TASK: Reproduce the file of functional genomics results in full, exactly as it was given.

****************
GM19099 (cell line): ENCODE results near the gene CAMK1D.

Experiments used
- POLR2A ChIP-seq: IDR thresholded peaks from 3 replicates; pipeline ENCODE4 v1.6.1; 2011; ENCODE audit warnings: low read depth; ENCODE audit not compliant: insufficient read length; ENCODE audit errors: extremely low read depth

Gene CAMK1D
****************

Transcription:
GM19099 (cell line): ENCODE results near the gene CAMK1D.

Experiments used
- POLR2A ChIP-seq: IDR thresholded peaks from 3 replicates; pipeline ENCODE4 v1.6.1; 2011; ENCODE audit warnings: low read depth; ENCODE audit not compliant: insufficient read length; ENCODE audit errors: extremely low read depth

Gene CAMK1D